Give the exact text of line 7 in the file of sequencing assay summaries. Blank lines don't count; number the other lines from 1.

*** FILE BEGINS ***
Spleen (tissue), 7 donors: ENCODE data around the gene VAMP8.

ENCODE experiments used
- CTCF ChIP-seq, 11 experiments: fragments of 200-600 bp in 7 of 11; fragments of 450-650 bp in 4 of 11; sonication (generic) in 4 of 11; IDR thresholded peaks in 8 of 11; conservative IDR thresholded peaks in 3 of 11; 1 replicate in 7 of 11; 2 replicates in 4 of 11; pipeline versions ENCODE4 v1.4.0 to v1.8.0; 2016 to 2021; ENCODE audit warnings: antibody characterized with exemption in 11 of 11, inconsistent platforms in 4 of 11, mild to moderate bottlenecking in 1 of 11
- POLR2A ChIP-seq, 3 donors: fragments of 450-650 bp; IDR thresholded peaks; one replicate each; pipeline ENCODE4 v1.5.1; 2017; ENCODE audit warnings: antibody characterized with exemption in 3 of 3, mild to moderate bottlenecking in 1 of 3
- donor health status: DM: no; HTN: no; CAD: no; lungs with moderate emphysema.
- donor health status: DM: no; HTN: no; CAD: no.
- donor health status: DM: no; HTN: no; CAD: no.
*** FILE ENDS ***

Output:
- donor health status: DM: no; HTN: no; CAD: no.